Humiliating another character without ALSO humiliating the player is a tricky business because, despite the general myth to the contrary, the human brain isn't wired to know the difference between in-game and out-of-game experiences. While these situations do sometimes go well with everyone enjoying the moment, if the other player is too good at their job, the humiliation is too complete or the situation too intense (or triggering), things often progress to the "blame game" which can lead to a player complaining about the event for months, or even years, afterwards.
That's ... not a great place to be.
Yet it comes up a lot.
I think the trouble is, in part, the instinctive reactions our brains have to certain body language and facial expressions. If I slam my fists down on the table and yell in your face, you will have a certain emotional response. After the initial shock, it will likely be a much reduced one because you *know* I don't intend to hurt you, but that won't stop your brain from gearing up for the possibility that maybe I actually *am* angry. If you know me, and we deal with each other happily enough later on, then that will help enormously against that reaction.
But what if you don't know me? What if we've just met? What if you try to approach me with a smile to check in after game and I don't realise this and instead give you the cold shoulder and go do something else? In truth, I could be distracted, have an urgent phone call, misread your body language or simply be socially awkward, introverted, or otherwise desperately needing a few minutes alone to recharge.
It may have *nothing* to do with you, but you won't know that.
And that's the trouble with issues like humiliation which are deeply unpleasant especially if it is over something you, as a player, legitimately thought was a good course of action. Not only is it an unpleasant experience (though unpleasant emotions can be satisfyingly cathartic). Now I'm not saying that every gaming experience needs to be pleasant. I love me some horror gaming and fear is specifically an emotion that pushes you to *avoid* a situation, but part of what makes horror gaming so much fun is because deep down you know you're safe.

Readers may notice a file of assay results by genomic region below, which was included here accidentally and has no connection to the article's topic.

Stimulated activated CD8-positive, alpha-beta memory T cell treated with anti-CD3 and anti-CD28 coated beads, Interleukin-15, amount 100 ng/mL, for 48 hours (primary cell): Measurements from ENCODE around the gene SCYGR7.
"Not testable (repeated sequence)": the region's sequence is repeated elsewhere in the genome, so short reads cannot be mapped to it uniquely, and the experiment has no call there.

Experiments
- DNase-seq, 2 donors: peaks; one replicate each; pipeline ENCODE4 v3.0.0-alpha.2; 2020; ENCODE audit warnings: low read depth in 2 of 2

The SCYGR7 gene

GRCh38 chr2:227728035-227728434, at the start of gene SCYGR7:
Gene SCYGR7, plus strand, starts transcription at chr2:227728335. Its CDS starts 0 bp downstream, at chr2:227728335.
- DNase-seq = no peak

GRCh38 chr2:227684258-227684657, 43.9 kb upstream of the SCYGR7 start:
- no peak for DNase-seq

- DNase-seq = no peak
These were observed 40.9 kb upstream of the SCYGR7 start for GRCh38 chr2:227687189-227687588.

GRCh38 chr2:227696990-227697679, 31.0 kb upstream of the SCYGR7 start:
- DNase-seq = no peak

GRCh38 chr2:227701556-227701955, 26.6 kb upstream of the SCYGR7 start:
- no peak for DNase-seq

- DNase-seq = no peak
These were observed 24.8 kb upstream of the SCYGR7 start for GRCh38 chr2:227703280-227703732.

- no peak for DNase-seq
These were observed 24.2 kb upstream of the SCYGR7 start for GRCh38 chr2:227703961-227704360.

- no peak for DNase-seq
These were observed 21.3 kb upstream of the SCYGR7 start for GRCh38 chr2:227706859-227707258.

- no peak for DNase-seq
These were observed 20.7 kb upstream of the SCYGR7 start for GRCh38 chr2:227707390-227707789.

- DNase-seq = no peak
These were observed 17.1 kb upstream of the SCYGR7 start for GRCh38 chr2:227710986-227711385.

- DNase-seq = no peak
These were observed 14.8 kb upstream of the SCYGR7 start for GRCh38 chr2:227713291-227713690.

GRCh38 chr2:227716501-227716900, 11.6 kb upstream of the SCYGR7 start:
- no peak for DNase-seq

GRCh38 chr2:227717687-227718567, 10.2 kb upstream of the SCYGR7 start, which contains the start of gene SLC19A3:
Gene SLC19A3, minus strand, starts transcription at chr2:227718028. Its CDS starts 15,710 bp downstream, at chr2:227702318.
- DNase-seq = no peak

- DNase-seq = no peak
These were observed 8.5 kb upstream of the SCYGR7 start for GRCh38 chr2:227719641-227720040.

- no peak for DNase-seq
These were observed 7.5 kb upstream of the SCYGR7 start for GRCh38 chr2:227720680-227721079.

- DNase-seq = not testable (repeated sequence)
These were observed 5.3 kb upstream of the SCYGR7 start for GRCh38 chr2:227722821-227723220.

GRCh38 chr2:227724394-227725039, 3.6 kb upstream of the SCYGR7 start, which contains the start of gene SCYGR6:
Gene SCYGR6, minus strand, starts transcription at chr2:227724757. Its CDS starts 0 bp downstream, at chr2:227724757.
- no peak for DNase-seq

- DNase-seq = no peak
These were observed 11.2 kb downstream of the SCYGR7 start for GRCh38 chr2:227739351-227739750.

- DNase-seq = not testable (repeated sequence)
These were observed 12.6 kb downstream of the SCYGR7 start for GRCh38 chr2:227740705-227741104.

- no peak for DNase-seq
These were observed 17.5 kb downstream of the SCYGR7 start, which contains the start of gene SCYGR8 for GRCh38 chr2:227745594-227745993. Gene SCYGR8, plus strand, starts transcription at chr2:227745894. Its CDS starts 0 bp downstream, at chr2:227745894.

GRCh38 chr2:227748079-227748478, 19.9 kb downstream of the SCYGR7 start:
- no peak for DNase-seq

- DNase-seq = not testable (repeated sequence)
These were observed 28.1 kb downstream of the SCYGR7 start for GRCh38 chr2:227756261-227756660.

If I were to go to a horror game and truly fear for my life, truly think I might be attacked, then it wouldn't be so much fun anymore.
The same thing is the case with humiliation and other similar acts (such as character death) only the lines are far more blurry than with threats of actual bodily harm.
There is a chance that the other player does hate us, that they do want to ruin our fun for the power trip, that they are callously indifferent to the needs of other players, that they are willing to cheat or bribe other players as players to get what they want and that we are being treated unfairly as players, rather than as characters.
And since we have such a stigma (in Australia, at least) against feeling your character's emotions, we refuse to accept the fact that the humiliating situation might have stung because that's what being humiliated feels like. No one was out to get us. No one hates us. That stinging sensation isn't a warning sign from out gut that there's actual players out to get us. It's just there because the situation temporarily sucked. It may have triggered memories of past humiliations or given someone new insight into what it's like to be in that spot.
But with all that stigma out there, we can't admit that. Admitting that we felt bad and it made us cross or angry is tantamount to saying: "AVOID ME FOR I AM A TERRIBLE PLAYER!"
Now who would want to do that?
So we externalise that pain and we paint the other players with it. We justify our positions and our emotions rather than simply venting about the situation, admitting that the situation affected us, and then moving on. And this is very much a shame as the worst thing you can do is to flat out refuse to consider that this might be normal and to instead seek out someone to blame as blame absolutely stone walls the only actual solution -- which is communication and opening yourself up to positive experiences with that other player to ensure that the negative message isn't the only one your brain gets in regards to that other player.
NOTE: This doesn't mean that there are no bad players who are out to spoil another's fun nor does it mean that there are no players who are overly sensitive and need to be handled with kid gloves lest they have a mini melt down. I just don't believe that each and every player has to be one or the other.
Feelings happen. Maybe it's just time we admitted that.